I have a ton of co-morbidities, but life is still worth living. All of the aforementioned took place from age 56-66. What has affected my quality of life the most is the immune suppression drugs to control transplant rejcection issues (GvHD). The bottom line is that our bodies can absorb and tolerate much more than we think. 

  • po18guy
    po18guy Member Posts: 1,221 **

    The Lymphoma Research Foundation is the 800 pound gorilla of the lymphoma world. From the linked page, they have both a downloadable fact sheet as well as a 140+ page booklet that thoroughly explains NLPHL.

    https://www.lymphoma.org/aboutlymphoma/hl/

  • joemchicago
    joemchicago Member Posts: 3
    edited October 2018 #37
    Thanks to topo18guy
    Thank you very much for the thoughtful and insightful comments!  I really appreciate your taking the time to help me with this.

    Take care, Joe
  • Thanks to topo18guy

    Thank you very much for the thoughtful and insightful comments!  I really appreciate your taking the time to help me with this.

    Take care, Joe
    Welcome, Joe

    Welcome to you Joe.

    If you go through this discussion thread above, most of your questions are probably answered, and there is a lot of otherwise useful information as well.  I do not have time to re-read it all, but will say a few things. I will be repeating much of what I wrote above, or what others said.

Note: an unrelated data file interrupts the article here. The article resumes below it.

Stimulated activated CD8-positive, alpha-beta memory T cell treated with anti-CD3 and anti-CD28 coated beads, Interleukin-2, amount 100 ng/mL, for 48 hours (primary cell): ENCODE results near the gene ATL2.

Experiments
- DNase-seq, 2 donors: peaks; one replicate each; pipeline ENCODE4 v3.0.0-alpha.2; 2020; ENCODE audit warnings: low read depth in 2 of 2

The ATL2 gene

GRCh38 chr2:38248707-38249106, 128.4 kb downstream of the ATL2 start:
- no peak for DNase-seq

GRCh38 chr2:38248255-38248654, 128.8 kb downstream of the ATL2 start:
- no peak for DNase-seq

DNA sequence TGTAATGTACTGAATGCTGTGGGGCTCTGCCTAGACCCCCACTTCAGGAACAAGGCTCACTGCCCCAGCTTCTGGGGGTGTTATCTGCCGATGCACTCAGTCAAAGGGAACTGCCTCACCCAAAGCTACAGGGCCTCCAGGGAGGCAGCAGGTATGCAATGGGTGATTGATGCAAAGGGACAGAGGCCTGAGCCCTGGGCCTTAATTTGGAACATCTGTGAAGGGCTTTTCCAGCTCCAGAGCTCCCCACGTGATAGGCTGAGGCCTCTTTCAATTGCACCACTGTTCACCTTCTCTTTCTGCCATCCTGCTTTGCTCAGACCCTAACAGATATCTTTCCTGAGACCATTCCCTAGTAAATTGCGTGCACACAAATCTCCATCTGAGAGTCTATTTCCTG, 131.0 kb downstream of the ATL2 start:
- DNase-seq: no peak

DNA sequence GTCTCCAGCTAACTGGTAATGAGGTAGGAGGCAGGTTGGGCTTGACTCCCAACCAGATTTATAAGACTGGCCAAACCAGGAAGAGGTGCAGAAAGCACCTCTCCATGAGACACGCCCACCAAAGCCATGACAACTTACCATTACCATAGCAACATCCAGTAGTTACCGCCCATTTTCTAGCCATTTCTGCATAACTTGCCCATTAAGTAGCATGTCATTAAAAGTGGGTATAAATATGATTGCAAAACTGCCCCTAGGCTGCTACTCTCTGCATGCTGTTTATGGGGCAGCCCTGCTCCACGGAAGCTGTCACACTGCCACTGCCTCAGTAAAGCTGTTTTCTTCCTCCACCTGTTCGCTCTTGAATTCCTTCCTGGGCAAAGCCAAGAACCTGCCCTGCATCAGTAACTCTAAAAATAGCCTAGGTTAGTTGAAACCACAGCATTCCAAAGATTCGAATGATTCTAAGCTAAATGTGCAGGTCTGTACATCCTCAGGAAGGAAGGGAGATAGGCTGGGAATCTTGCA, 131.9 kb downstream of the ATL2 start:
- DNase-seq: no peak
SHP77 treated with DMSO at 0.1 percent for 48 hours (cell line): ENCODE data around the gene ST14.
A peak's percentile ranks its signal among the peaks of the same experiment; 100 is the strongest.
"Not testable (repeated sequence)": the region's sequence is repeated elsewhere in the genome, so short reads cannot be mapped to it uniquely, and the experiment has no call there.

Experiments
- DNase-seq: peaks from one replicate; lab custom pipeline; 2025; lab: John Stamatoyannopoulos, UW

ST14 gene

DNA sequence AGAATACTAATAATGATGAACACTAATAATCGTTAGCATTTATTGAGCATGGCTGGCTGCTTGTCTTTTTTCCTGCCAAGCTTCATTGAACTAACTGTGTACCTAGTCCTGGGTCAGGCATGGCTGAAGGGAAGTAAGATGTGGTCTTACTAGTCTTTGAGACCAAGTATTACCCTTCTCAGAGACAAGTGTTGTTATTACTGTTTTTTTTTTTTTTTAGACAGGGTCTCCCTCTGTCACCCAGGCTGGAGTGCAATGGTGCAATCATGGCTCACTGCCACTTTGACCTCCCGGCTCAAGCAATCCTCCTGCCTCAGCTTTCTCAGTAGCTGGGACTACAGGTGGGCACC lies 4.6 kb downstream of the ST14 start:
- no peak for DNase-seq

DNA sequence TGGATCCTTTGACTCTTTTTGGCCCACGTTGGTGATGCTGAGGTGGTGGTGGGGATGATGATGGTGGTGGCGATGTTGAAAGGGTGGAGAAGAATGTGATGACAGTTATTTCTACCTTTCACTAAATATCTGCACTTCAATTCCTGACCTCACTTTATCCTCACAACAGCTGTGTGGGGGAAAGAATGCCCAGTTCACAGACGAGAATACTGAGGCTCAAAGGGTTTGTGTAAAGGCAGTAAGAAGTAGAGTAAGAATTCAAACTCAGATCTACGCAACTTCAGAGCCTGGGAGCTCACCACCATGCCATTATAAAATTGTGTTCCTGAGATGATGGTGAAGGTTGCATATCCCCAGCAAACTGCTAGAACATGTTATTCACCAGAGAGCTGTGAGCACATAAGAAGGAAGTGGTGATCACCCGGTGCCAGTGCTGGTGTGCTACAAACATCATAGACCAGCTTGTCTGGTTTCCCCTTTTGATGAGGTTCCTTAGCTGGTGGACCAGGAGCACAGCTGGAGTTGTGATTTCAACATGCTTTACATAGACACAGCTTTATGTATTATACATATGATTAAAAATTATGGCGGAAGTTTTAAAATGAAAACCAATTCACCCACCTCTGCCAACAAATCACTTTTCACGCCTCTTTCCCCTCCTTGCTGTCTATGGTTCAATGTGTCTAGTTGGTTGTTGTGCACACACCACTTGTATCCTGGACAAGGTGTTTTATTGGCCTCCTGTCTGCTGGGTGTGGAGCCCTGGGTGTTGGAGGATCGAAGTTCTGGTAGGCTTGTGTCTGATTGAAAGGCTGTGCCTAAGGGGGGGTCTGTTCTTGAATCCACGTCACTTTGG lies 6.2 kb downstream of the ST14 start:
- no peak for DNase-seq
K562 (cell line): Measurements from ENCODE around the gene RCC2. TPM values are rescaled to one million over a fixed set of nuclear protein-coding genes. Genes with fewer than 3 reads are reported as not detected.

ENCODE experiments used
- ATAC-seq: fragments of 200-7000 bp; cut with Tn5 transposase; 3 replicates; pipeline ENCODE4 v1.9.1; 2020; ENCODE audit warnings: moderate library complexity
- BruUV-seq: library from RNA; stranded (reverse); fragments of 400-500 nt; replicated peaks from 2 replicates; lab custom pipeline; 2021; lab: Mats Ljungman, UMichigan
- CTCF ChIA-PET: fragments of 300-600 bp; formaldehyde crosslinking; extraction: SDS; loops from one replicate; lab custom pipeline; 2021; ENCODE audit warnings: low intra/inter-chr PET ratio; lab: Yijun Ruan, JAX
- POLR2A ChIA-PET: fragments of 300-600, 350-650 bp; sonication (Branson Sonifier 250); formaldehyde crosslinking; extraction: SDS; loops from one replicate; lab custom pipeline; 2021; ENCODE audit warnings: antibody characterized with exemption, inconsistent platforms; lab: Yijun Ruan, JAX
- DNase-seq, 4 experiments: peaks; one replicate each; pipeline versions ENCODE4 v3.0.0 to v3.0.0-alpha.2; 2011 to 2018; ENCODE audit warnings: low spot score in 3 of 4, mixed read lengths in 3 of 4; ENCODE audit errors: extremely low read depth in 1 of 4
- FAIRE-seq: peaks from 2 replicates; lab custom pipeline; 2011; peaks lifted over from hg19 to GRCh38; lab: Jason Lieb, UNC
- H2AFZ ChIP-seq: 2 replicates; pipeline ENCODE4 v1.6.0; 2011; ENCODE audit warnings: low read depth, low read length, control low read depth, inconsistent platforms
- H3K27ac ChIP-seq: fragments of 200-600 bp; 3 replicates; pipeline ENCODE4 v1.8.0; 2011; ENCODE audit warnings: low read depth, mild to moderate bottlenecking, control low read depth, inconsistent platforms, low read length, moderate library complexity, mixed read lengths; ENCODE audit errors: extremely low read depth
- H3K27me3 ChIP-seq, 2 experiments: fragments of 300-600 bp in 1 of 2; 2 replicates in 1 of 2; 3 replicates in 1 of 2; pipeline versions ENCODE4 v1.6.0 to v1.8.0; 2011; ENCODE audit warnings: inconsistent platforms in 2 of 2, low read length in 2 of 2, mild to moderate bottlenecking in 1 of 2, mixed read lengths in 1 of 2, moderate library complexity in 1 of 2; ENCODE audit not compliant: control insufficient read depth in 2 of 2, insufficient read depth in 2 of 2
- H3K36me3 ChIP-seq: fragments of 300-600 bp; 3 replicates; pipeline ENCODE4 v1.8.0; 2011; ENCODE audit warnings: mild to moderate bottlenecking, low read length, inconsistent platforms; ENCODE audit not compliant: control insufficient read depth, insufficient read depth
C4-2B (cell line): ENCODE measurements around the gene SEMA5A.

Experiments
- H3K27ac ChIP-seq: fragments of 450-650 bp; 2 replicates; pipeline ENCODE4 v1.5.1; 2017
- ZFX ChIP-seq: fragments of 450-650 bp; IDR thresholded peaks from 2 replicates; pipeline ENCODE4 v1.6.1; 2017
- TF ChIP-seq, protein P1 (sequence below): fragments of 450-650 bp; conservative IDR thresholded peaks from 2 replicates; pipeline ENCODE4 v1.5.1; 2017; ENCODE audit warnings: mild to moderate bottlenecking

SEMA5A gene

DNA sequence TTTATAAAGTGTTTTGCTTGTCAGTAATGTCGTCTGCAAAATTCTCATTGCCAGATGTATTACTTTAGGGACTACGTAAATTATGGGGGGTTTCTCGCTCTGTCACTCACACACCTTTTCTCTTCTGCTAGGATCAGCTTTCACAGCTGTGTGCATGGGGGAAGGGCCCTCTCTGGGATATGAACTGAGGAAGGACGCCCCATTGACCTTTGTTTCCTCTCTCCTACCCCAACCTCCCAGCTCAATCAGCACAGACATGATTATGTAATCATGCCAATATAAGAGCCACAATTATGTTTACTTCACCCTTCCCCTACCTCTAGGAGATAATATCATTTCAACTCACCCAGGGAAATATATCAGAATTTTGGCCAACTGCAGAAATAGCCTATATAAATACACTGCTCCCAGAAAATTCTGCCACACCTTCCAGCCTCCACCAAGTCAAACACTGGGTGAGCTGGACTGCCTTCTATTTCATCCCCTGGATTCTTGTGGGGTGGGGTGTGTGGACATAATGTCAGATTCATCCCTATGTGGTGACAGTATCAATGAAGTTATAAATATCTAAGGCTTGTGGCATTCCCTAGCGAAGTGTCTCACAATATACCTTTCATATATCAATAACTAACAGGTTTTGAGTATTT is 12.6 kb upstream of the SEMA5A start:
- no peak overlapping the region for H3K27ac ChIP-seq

I got NLPHL at 53, advanced Stage III. Everywhere from the neck to around the pelvic area, and across from armpit (axillary) to armpit -- everywhere.  I am now 62, so have been clean for over 8 years now.

    My doctor told me that my "odds" for total remission (no evidence of disease), or "NED" was around 60%.  He said that he was using the numbers of a 60 year old man.  Older statistics are just that, older, and life expectancy for almost every form of cancer is always going up, but not much has changed in the world of NLPHL.  It is a mostly neglected strain, due to great rarity, and the fact that it is already easy to control.

    The definition of "early" for NLPHL is Stages I and II, and "advanced" is defined as Stages III and IV.  But stage at diagnosis is not highly critical with most lymphomas, unlike organ cancers. Stage IV is commonly as easily cured as Stage II, for instance.

    An aspirational biopsy ("needle draw") is not nearly as good as an excised (surgically removed) biopsy.  NLPHL is fairly oftenly MISdiagnosed, and when it is misdiagnosed, it is usually a T-cell disease, which are extremely rare and difficult to control.  I would ask your oncologist how certain they are that the diagnosis is absolutly correct before beginning.  A second review of the sample at another lab is a very reasonable request, and not a lot of money, even if paid out of pocket.